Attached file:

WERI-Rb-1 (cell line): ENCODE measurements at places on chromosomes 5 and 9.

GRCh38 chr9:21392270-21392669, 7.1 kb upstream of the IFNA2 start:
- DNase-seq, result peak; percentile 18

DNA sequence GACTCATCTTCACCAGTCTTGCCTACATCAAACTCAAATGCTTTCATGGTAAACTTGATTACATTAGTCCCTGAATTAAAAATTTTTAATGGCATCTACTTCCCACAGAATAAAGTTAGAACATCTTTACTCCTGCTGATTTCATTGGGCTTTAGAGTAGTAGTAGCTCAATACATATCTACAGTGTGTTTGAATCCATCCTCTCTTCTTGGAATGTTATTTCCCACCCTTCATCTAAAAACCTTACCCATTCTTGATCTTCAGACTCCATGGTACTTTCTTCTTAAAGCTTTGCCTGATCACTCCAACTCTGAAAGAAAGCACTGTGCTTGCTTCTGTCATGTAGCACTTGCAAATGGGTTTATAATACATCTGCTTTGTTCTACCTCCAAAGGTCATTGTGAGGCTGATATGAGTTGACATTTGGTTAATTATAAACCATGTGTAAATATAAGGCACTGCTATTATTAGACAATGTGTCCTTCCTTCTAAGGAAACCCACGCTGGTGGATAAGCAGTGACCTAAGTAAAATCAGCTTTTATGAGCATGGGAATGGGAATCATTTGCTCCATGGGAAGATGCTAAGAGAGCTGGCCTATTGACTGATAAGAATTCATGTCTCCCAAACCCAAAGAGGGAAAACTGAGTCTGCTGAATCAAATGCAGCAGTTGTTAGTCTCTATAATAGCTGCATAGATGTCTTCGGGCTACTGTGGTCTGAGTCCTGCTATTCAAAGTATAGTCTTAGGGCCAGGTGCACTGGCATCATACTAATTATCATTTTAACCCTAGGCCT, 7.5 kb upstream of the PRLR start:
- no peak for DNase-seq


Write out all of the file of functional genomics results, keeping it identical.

WERI-Rb-1 (cell line): ENCODE measurements at places on chromosomes 5 and 9.

GRCh38 chr9:21392270-21392669, 7.1 kb upstream of the IFNA2 start:
- DNase-seq, result peak; percentile 18

DNA sequence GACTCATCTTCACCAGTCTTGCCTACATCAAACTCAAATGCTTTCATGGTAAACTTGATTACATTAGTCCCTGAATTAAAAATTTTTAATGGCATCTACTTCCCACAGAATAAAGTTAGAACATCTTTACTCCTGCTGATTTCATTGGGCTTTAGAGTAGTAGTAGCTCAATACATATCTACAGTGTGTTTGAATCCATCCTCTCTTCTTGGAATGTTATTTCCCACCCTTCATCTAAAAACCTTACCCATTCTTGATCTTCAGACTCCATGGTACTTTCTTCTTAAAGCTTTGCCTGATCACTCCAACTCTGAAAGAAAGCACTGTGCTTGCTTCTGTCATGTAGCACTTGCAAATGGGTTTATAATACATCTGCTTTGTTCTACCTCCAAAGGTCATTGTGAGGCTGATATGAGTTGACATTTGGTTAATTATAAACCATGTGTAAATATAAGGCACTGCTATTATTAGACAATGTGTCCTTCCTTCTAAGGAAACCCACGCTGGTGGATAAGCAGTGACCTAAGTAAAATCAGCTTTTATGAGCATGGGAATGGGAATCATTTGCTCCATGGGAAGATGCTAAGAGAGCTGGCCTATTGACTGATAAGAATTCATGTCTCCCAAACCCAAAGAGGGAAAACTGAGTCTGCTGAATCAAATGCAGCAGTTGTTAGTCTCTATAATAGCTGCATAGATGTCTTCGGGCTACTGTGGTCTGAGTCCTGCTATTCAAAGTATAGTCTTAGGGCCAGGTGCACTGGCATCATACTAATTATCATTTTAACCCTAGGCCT, 7.5 kb upstream of the PRLR start:
- no peak for DNase-seq